3. Every team has players that don't get the credit they deserve. Minnesota's season has been tough to watch, but these three players have made things a little more tolerable. "Underrated" can mean slightly different things to different people. Briefly, it's simply defined as - using baseball players in this example - a player who is not rated as highly by people as you think they should be. So, here are three Twins players that I believe are most underrated by Twins fans. Do you agree? Or, feel free to add your most-underrated Twins in the Comments below. 3. Bailey Ober, SP Following the trade deadline, things could have completely fallen apart for the Twins. The front office had traded away two pitchers from the team's Opening Day rotation. By doing this, the team looked to internal options that might fit into the 2022 starting rotation. Enter Bailey Ober and a boost some fans might not have been expecting. Ober has all but solidified his spot in next year's rotation with a tremendous rookie campaign. According to MLB.com, he has a 5.12 strikeout-to-walk ratio that ranks first among rookie seasons in Twins history (minimum 80 innings). Currently, he ranks among baseball's best in walk percentage (93rd percentile) and chase rate (84th percentile). The Twins have played .500 baseball in the second half, and Ober has provided some rotational stability. 2. Caleb Thielbar, RP Minnesota's bullpen was in shambles at the beginning of the season, but Caleb Thielbar has been one of the team's biggest bright spots in a dull year. Pitch selection has been one of the most significant changes for Thielbar in his second stint with the Twins. He uses his slider nearly 35% of the time, and batters have posted a .172 batting average and a .313 slugging percentage. Out of necessity, Thielbar shifted to a set-up role near the trade deadline, and he has been part of a bullpen turnaround. Since then, the Twins bullpen has posted a 3.20 ERA and has the American League's highest Win Probability Added. Among the AL's left-handed relievers, Thielbar ranks third in WPA. His baseball-playing career was supposed to be over, and now the Twins hope he sticks around for a while. 1. Luis Arraez, UTL There have certainly been multiple reasons to turn off the Twins this season, but Luis Arraez hasn't been one of them. Only two Twins players, Jorge Polanco and Byron Buxton, have a higher WAR than Arraez. He is getting on base 36% of the time and hitting close to .300, which has him just outside the AL's top-10. His 106 OPS+ is a career-low, but it also points to a good offensive season, even for a player with minimal power. Defensively, he has also played over 40 games at second base and third base. Minnesota switched Arraez to a utility role because the team wanted to get better defensively. At last check, Arraez ranks as the seventh-best AL third baseman according to SABR's Defensive Index. He likely will never win a Gold Glove, but he has been more than competent at the hot corner. How would you rank these players? Leave a COMMENT and start the discussion. MORE FROM TWINS DAILY — Latest Twins coverage from our writers — Recent Twins discussion in our forums — Follow Twins Daily via Twitter, Facebook or email View full article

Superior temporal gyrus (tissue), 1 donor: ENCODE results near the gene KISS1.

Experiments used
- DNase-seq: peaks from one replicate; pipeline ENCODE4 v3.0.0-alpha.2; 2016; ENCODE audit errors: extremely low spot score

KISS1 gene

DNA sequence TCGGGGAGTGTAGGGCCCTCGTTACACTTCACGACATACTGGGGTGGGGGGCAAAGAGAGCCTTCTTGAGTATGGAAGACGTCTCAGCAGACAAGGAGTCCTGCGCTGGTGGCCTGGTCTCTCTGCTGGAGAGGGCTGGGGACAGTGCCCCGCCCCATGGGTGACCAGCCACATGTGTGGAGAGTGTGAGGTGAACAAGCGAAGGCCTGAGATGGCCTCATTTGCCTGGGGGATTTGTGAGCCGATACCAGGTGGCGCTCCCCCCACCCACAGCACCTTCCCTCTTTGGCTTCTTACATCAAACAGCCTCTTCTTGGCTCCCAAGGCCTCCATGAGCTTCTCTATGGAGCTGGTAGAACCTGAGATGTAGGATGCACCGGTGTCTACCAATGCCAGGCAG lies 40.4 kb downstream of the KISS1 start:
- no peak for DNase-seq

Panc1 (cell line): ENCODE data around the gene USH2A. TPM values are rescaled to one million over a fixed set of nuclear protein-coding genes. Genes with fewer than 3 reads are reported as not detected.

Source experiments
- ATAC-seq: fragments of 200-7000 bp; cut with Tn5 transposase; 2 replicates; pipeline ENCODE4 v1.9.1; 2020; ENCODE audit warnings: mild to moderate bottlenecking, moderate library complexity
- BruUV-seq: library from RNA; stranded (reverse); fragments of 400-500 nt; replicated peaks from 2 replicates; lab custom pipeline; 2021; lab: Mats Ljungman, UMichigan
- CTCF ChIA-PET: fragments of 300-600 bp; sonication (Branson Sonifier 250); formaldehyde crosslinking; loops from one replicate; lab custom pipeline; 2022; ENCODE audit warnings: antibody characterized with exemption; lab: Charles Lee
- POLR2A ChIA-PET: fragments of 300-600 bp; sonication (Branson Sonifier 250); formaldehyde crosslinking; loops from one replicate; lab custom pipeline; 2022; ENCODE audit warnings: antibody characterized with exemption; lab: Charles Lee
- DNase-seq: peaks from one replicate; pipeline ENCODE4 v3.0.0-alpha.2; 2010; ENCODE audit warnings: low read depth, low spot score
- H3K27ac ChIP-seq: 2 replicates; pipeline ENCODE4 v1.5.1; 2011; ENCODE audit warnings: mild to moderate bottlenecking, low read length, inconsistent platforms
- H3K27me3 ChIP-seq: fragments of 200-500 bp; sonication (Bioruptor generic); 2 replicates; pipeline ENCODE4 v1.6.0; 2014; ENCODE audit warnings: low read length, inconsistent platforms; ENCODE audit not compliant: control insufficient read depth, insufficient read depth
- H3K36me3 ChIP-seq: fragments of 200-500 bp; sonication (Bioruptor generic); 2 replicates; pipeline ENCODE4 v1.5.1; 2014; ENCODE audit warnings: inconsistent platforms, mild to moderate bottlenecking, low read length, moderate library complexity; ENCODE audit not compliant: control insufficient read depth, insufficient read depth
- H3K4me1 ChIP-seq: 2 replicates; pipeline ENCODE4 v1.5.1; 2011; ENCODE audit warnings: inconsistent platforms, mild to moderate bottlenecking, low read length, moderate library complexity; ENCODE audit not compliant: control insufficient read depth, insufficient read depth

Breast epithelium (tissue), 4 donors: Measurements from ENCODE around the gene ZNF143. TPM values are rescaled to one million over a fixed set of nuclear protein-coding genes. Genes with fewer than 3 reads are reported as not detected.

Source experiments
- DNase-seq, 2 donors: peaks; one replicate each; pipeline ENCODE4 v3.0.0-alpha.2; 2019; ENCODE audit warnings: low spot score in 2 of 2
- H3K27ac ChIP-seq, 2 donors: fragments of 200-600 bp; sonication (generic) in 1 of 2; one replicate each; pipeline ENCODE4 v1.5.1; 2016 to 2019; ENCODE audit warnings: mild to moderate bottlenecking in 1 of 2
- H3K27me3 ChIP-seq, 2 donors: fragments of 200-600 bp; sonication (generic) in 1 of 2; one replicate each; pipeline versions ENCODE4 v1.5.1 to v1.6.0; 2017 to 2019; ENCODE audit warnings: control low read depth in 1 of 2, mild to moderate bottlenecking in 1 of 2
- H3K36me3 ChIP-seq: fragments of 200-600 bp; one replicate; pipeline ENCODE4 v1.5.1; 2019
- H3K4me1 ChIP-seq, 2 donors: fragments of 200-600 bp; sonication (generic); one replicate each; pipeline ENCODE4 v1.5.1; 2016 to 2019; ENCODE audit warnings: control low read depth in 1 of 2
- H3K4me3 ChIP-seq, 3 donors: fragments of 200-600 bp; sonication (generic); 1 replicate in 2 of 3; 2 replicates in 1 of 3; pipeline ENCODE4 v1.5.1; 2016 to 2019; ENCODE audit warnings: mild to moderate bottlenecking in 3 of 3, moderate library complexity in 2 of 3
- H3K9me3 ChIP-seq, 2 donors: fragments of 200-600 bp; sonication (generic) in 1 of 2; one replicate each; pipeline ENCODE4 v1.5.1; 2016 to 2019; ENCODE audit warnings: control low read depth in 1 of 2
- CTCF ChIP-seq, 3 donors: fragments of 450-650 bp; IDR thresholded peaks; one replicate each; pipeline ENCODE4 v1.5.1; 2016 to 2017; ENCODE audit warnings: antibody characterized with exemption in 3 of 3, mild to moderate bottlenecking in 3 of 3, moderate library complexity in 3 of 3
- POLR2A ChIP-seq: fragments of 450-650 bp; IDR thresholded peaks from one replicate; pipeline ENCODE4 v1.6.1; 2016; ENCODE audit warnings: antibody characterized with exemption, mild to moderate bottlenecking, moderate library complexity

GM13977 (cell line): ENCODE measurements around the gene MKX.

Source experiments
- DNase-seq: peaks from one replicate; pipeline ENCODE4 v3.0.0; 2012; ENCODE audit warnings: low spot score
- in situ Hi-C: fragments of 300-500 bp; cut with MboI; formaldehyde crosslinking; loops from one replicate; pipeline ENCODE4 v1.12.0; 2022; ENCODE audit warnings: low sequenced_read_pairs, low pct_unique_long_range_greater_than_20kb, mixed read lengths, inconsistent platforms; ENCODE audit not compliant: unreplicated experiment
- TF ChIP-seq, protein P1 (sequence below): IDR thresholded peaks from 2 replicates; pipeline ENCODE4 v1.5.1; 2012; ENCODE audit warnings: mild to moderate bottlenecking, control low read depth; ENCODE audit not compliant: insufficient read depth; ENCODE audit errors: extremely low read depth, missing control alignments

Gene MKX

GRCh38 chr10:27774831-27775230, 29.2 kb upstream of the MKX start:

4. "Underrated" can mean slightly different things to different people. Briefly, it's simply defined as - using baseball players in this example - a player who is not rated as highly by people as you think they should be. So, here are three Twins players that I believe are most underrated by Twins fans. Do you agree? Or, feel free to add your most-underrated Twins in the Comments below. 3. Bailey Ober, SP Following the trade deadline, things could have completely fallen apart for the Twins. The front office had traded away two pitchers from the team's Opening Day rotation. By doing this, the team looked to internal options that might fit into the 2022 starting rotation. Enter Bailey Ober and a boost some fans might not have been expecting. Ober has all but solidified his spot in next year's rotation with a tremendous rookie campaign. According to MLB.com, he has a 5.12 strikeout-to-walk ratio that ranks first among rookie seasons in Twins history (minimum 80 innings). Currently, he ranks among baseball's best in walk percentage (93rd percentile) and chase rate (84th percentile). The Twins have played .500 baseball in the second half, and Ober has provided some rotational stability. 2. Caleb Thielbar, RP Minnesota's bullpen was in shambles at the beginning of the season, but Caleb Thielbar has been one of the team's biggest bright spots in a dull year. Pitch selection has been one of the most significant changes for Thielbar in his second stint with the Twins. He uses his slider nearly 35% of the time, and batters have posted a .172 batting average and a .313 slugging percentage. Out of necessity, Thielbar shifted to a set-up role near the trade deadline, and he has been part of a bullpen turnaround. Since then, the Twins bullpen has posted a 3.20 ERA and has the American League's highest Win Probability Added. Among the AL's left-handed relievers, Thielbar ranks third in WPA. His baseball-playing career was supposed to be over, and now the Twins hope he sticks around for a while. 1. Luis Arraez, UTL There have certainly been multiple reasons to turn off the Twins this season, but Luis Arraez hasn't been one of them. Only two Twins players, Jorge Polanco and Byron Buxton, have a higher WAR than Arraez. He is getting on base 36% of the time and hitting close to .300, which has him just outside the AL's top-10. His 106 OPS+ is a career-low, but it also points to a good offensive season, even for a player with minimal power. Defensively, he has also played over 40 games at second base and third base. Minnesota switched Arraez to a utility role because the team wanted to get better defensively. At last check, Arraez ranks as the seventh-best AL third baseman according to SABR's Defensive Index. He likely will never win a Gold Glove, but he has been more than competent at the hot corner. How would you rank these players? Leave a COMMENT and start the discussion. MORE FROM TWINS DAILY — Latest Twins coverage from our writers — Recent Twins discussion in our forums — Follow Twins Daily via Twitter, Facebook or email